Advertisement

Frustration mounts for mudslide-ravaged California town known for luxury and calm

Frustration mounts for mudslide-ravaged California town known for luxury and calm
From CBC - January 13, 2018

Frustrations and dark discoveries mounted Saturday for a California town ravaged by a deadly and destructive mudslide.

Most of the people of Montecito, which has a population of about 9,000 and is usually known for its serenity and luxury, were under orders to stay out of town as gas and power were expected to be shut off Saturday for repairs.

Santa Barbara County Sheriff Bill Brown on Thursday expanded what was known as the public safety exclusion zone to incorporate most of the town. That meant even those who had stayed behind would have to leave and those who entered the zone would be subject to arrest.

"It is a little frustrating," said Sarah Ettman, whose home was undamaged and whose section of town still had gas and electricity. "It's martial law here, basically."

However, with most utilities about to be cut off and sewage running into the nearby creek, she decided to heed the order to leave.

"I mean you are losing all your basic health and sanitation services," she said. "When those go down, you have to leave."

It was another difficult turn for those living in the Southern California town that has been subject to repeated evacuation orders in recent weeks, first because of a monster wildfire last month, then because of downpours and mudslides.

Cia Monroe said her family was lucky their home was not ruined and they were all healthy and safe, though her daughter lost one of her best friends.

But Monroe said it was stressful after evacuating three times during the wildfire to be packing up a fourth time. A family had offered them a room to stay overnight, but then they were looking at spending up to $3,000 a week for a hotel.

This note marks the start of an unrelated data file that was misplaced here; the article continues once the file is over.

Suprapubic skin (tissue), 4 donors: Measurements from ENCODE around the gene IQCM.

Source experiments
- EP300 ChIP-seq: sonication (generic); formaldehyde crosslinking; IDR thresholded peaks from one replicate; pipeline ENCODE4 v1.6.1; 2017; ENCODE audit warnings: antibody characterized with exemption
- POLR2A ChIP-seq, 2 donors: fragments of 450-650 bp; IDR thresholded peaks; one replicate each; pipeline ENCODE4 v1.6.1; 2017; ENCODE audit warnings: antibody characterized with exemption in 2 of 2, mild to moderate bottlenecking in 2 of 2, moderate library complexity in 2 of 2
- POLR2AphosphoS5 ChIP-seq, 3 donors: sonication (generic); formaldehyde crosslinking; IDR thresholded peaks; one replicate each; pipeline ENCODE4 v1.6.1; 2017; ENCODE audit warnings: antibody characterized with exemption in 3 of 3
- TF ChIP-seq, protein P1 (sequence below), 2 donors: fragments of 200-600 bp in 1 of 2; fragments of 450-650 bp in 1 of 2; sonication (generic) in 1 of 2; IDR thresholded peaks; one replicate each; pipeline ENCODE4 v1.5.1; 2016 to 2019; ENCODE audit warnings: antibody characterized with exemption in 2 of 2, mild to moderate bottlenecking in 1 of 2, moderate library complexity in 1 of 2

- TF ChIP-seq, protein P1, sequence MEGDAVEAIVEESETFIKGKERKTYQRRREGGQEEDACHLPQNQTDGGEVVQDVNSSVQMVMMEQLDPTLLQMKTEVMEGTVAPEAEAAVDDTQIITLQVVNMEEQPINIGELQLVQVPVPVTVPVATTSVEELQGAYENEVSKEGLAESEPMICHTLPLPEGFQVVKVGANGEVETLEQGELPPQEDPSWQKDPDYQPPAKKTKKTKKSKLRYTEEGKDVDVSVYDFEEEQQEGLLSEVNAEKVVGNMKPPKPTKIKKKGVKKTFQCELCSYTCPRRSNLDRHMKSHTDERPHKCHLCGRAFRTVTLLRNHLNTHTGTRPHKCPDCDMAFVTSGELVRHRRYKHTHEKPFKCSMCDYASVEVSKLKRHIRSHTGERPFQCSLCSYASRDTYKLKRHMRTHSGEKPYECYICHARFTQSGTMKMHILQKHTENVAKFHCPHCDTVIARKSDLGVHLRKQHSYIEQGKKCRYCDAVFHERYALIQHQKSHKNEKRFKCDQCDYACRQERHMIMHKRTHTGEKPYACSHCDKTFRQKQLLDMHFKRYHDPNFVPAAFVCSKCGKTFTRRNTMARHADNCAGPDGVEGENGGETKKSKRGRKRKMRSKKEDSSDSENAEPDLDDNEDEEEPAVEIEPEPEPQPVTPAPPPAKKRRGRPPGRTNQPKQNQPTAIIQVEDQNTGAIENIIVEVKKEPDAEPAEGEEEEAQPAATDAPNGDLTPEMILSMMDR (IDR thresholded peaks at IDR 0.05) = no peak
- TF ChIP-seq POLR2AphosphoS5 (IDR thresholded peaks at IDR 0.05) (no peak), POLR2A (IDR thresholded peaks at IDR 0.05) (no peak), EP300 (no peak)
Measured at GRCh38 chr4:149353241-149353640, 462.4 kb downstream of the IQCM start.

"Where do you go when you are a family of four and you do not have a second house?" Monroe asked, noting that some residents have third and fourth homes. "Financially that's a burden."

While Montecito is best known as a getaway for the rich and famous -- the median home price among current listings is more than $4 million US there are also working families living in modest houses and apartments.

More than 1,200 workers taking part in the search and cleanup effort flooded into the town.

A backhoe scooped up mud and rocks around buckled and flattened homes, while bulldozers cleared roads of tangled trees, muck and boulders. Tanker trucks were being used to haul off floodwaters sucked up from U.S. Highway 101, the crippled coastal route connecting Santa Barbara to Ventura.



The resort was not accepting reservations until at leastAugust, according to Cheyanna Rudd, a booking agent for anoutside company used by San Ysidro, but Maxine Rutledge, theresort manager, disputed the timeline.

She declined to provide further details on when the propertywould reopen, and said owner Ty Warner, the Beanie Babiesbillionaire who bought the place in 2000, did not have animmediate comment.

Franciscan monks also stayed on the property in the late 1700sand it served as a citrus ranch in the 1800s before opening toguests in 1893, according to a history on the ranch's website.

Advertisement

Continue reading at CBC »